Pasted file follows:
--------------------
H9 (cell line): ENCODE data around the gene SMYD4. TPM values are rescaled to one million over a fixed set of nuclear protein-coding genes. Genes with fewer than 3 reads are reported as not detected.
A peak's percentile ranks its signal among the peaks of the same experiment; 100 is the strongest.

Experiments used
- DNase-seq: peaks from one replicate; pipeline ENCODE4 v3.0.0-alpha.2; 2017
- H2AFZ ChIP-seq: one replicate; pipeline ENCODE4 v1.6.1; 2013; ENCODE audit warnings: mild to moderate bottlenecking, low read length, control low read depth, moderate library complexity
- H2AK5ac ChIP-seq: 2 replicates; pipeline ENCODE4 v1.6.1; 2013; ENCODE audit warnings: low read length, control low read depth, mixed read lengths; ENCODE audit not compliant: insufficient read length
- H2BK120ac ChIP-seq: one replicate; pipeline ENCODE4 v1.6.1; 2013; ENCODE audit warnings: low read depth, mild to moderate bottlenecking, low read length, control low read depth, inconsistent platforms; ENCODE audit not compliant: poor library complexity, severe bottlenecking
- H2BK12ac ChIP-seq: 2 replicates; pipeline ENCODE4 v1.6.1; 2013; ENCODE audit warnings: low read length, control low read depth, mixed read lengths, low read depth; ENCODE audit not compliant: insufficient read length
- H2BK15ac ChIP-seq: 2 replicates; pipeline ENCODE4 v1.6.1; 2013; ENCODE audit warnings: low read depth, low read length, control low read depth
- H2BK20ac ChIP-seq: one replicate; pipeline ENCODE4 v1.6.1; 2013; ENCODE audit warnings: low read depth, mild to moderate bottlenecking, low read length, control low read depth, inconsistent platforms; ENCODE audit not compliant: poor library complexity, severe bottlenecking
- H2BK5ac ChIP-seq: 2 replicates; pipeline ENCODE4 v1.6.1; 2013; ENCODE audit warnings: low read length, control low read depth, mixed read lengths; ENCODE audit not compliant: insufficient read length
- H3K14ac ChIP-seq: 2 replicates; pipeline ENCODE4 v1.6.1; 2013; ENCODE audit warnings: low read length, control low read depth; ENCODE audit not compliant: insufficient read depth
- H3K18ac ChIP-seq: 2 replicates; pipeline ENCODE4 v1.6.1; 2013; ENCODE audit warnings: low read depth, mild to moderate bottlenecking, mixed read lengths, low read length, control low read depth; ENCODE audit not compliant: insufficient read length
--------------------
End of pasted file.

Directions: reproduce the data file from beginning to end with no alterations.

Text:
H9 (cell line): ENCODE data around the gene SMYD4. TPM values are rescaled to one million over a fixed set of nuclear protein-coding genes. Genes with fewer than 3 reads are reported as not detected.
A peak's percentile ranks its signal among the peaks of the same experiment; 100 is the strongest.

Experiments used
- DNase-seq: peaks from one replicate; pipeline ENCODE4 v3.0.0-alpha.2; 2017
- H2AFZ ChIP-seq: one replicate; pipeline ENCODE4 v1.6.1; 2013; ENCODE audit warnings: mild to moderate bottlenecking, low read length, control low read depth, moderate library complexity
- H2AK5ac ChIP-seq: 2 replicates; pipeline ENCODE4 v1.6.1; 2013; ENCODE audit warnings: low read length, control low read depth, mixed read lengths; ENCODE audit not compliant: insufficient read length
- H2BK120ac ChIP-seq: one replicate; pipeline ENCODE4 v1.6.1; 2013; ENCODE audit warnings: low read depth, mild to moderate bottlenecking, low read length, control low read depth, inconsistent platforms; ENCODE audit not compliant: poor library complexity, severe bottlenecking
- H2BK12ac ChIP-seq: 2 replicates; pipeline ENCODE4 v1.6.1; 2013; ENCODE audit warnings: low read length, control low read depth, mixed read lengths, low read depth; ENCODE audit not compliant: insufficient read length
- H2BK15ac ChIP-seq: 2 replicates; pipeline ENCODE4 v1.6.1; 2013; ENCODE audit warnings: low read depth, low read length, control low read depth
- H2BK20ac ChIP-seq: one replicate; pipeline ENCODE4 v1.6.1; 2013; ENCODE audit warnings: low read depth, mild to moderate bottlenecking, low read length, control low read depth, inconsistent platforms; ENCODE audit not compliant: poor library complexity, severe bottlenecking
- H2BK5ac ChIP-seq: 2 replicates; pipeline ENCODE4 v1.6.1; 2013; ENCODE audit warnings: low read length, control low read depth, mixed read lengths; ENCODE audit not compliant: insufficient read length
- H3K14ac ChIP-seq: 2 replicates; pipeline ENCODE4 v1.6.1; 2013; ENCODE audit warnings: low read length, control low read depth; ENCODE audit not compliant: insufficient read depth
- H3K18ac ChIP-seq: 2 replicates; pipeline ENCODE4 v1.6.1; 2013; ENCODE audit warnings: low read depth, mild to moderate bottlenecking, mixed read lengths, low read length, control low read depth; ENCODE audit not compliant: insufficient read length